In a similar way, the ‘Response to biotic stress’ subtree finely distinguishes between the causal stress factors as shown in Figs. 3 and 4.
The responses of the plant to biotic stresses are expressed in two ways: either by the disease name or by the causative agent names. A given disease name may have synonyms and a disease may be caused by more than an agent (Fig. 5).
Moreover, fungi naming in scientific paper do not always strictly follows the nomenclature standard imposed by the mycologist community. For instance, names corresponding to different life stages can be found. For each resistance trait, the causative agents are given with their standard names and the other names as in Fig. 6.
WTO lexical synonymy relations and conceptual relations are complementary with respect to the intended uses to reflect expert knowledge model and make phenotypic information extraction from text easier.
As summarized by Fig. 7 WTO structure is mainly hierarchical with two transversal relations: a domain-specific causal one and a variable-value relation.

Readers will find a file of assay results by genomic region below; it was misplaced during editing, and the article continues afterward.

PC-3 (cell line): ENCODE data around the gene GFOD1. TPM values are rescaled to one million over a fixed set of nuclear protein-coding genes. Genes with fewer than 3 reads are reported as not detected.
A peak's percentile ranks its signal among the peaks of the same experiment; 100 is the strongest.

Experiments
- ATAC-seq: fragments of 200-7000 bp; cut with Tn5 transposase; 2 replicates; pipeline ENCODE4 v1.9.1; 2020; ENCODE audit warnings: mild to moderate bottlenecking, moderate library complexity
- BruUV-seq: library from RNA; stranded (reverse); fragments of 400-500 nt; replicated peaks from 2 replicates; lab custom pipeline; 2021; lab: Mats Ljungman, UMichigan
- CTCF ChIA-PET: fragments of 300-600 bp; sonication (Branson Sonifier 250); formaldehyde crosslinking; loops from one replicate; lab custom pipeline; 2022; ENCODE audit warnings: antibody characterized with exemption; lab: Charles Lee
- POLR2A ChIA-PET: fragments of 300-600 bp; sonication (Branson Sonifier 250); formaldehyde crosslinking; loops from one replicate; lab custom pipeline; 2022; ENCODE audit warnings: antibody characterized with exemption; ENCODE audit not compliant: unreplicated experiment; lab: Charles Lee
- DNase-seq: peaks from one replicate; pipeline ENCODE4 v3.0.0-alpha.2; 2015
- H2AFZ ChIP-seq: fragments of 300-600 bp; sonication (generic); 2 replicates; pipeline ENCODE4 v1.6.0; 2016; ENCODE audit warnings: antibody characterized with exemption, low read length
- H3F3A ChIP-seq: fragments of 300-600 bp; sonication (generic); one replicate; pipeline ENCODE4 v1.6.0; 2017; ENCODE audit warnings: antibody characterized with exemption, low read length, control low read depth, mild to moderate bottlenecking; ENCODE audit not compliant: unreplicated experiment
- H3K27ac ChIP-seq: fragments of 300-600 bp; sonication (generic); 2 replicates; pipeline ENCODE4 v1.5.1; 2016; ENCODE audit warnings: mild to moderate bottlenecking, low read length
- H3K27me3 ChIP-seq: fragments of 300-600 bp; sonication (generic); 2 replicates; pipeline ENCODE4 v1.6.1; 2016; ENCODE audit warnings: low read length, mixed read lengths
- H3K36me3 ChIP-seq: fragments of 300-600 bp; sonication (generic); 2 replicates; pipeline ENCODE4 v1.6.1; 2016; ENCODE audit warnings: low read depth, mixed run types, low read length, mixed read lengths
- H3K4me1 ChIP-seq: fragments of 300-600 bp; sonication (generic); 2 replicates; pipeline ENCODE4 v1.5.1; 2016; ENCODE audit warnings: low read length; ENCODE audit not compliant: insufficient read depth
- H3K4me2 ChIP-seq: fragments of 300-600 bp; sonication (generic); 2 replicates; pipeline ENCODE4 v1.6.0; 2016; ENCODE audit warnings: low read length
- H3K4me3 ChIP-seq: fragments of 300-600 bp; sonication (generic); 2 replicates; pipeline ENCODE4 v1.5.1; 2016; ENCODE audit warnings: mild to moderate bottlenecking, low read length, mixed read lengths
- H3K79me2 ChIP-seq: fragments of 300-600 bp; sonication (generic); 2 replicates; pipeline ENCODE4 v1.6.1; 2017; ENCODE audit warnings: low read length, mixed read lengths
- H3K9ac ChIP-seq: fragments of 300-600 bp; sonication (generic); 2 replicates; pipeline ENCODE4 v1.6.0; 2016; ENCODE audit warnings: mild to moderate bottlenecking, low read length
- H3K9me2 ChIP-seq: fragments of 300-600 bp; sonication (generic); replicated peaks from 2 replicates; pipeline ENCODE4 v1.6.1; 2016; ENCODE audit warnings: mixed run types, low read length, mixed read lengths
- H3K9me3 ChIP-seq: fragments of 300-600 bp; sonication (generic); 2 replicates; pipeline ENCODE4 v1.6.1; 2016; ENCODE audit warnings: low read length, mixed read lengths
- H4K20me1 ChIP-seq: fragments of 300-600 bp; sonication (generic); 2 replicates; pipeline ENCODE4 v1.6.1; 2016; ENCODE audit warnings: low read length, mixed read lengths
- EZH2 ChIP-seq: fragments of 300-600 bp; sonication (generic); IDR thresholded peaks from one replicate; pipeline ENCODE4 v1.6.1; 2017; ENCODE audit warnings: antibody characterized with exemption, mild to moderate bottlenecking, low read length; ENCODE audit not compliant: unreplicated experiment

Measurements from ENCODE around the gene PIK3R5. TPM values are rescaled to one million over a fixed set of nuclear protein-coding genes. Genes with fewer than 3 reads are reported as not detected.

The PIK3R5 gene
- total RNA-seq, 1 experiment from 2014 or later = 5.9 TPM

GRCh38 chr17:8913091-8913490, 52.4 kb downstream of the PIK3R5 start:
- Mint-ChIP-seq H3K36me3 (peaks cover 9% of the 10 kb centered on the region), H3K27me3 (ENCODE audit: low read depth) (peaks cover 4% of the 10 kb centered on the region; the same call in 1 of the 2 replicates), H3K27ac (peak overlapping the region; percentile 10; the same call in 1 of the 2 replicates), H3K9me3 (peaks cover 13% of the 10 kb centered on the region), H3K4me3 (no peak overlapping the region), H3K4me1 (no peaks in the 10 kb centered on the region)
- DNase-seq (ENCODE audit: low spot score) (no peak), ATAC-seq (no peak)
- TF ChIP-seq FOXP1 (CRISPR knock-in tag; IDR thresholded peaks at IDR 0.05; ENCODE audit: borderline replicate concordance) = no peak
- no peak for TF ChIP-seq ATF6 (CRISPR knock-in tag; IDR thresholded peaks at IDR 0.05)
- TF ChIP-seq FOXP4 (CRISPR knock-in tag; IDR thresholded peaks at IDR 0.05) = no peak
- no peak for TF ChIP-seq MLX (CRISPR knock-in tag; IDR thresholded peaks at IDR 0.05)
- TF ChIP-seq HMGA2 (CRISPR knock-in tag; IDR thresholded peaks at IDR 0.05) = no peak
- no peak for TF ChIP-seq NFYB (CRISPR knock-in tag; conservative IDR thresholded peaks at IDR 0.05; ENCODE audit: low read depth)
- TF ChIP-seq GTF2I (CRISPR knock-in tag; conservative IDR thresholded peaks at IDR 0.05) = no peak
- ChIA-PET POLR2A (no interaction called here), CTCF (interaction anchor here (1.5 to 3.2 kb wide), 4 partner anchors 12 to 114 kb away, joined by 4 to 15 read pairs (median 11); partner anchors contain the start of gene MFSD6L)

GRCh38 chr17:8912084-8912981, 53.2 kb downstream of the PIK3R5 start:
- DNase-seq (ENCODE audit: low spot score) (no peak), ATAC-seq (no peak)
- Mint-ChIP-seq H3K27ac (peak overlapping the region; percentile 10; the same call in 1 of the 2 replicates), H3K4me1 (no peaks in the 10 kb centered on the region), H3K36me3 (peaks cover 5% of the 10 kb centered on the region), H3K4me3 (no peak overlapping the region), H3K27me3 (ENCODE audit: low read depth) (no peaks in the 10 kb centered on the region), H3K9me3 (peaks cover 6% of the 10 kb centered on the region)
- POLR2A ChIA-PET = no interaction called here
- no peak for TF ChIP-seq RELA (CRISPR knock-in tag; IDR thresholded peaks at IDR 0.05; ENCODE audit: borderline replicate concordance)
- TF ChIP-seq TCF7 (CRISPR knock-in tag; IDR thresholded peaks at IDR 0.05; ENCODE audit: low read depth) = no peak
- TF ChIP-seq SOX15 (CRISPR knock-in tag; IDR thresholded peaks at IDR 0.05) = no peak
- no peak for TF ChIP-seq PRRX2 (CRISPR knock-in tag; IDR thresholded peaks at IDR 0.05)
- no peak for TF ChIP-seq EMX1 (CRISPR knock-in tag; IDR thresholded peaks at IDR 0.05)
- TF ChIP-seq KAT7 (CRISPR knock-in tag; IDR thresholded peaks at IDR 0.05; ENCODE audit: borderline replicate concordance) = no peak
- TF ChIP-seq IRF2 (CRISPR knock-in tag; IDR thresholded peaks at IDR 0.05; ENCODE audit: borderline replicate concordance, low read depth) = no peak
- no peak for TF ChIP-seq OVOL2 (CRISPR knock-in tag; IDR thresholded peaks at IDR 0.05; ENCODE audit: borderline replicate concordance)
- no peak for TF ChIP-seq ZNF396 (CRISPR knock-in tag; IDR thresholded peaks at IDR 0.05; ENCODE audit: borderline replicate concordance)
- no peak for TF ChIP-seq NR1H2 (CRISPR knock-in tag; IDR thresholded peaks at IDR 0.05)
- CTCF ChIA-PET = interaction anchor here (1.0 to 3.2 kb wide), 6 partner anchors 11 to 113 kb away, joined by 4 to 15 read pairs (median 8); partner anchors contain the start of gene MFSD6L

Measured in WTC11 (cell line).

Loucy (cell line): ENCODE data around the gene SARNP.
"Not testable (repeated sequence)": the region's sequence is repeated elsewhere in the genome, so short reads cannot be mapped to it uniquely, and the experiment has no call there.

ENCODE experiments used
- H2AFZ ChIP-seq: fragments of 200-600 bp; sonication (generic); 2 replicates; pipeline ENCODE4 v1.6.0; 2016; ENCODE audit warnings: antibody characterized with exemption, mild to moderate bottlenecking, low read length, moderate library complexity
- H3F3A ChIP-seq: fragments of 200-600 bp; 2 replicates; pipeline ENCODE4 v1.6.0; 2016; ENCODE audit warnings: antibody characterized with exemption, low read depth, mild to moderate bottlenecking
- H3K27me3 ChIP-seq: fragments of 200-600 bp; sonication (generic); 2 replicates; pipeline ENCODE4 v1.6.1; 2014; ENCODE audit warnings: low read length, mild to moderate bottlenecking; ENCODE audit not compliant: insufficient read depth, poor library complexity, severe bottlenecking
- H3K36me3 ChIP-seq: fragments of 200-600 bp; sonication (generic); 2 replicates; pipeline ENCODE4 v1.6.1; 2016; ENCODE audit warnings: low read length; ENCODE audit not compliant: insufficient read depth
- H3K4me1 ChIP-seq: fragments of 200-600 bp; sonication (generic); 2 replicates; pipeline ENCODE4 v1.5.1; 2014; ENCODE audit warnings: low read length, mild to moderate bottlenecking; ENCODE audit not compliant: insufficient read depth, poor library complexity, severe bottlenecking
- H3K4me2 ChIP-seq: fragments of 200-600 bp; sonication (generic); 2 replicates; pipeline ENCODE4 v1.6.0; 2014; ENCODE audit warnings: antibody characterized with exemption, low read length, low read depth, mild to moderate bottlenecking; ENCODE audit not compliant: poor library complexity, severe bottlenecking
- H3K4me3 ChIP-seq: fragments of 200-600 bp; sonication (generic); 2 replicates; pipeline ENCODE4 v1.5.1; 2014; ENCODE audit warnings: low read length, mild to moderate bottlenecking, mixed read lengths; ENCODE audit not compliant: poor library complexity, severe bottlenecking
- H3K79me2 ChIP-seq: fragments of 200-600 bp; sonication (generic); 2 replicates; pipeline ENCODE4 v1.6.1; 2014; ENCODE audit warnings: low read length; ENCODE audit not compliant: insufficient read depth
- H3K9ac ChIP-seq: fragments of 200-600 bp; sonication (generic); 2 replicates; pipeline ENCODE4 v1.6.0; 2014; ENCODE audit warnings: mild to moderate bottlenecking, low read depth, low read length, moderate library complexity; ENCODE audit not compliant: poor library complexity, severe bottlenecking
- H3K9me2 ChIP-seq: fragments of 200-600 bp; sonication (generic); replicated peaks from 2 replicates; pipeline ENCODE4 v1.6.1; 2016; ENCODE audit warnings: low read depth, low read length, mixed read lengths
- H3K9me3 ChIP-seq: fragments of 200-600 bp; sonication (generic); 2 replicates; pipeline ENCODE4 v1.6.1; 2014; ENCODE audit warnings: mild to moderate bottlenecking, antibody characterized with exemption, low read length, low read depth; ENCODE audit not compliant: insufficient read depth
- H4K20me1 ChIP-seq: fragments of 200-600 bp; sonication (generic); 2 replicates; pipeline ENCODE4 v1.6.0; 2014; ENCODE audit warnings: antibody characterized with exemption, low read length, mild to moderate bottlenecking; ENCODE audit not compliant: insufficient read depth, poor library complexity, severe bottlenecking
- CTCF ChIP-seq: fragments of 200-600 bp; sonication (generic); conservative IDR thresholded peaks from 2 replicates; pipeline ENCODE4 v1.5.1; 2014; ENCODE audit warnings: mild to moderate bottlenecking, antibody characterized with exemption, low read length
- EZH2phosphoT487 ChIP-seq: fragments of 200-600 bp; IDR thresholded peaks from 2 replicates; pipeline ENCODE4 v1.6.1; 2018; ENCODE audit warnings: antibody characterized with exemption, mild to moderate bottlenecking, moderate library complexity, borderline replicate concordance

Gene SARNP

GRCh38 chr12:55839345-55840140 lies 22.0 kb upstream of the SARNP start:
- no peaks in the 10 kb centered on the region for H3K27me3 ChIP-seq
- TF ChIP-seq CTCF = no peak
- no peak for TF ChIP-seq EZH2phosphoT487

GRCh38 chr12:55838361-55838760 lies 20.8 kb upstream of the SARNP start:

Wheat Trait Ontology Building

WTO was built using the NeOn Methodology [23], a scenario-based methodology that supports the collaborative aspects of ontology development and reuse. The WTO development process followed successively Scenario 1, From specification to implementation, and Scenario 2, Reusing non-ontological resources of the NeOn methodology. The first step is to specify the ontology requirements, provided in the next subsection. Then we present insights and rationales for design choices in the following subsection.

Ontology Requirements Specification

The needs for the development of shorter and more powerful breeding schemes is a strong motivation for sharing phenotypic information linked to genes of interest and traits. Building an open and shared database for marker-based assisted selection (MAS) in bread wheat was the SAMblé project objective (2010–2014) [24]. The SAMBlé database should support both short-term MAS-related goals of breeders, the intended users, and long-term research goals of researchers on underlying biological mechanisms of phenotypes. The information considered for the database was the existence of links between one or more markers and genes of agronomic interest in bread wheat. The information sources were the scientific literature, gene catalogs and in-field and high-throughput phenotyping experiments.
In scientific papers, phenotypic information is frequently linked to varieties, genes or markers and traits as in Fig. 8, which makes it extremely relevant for breeding [15].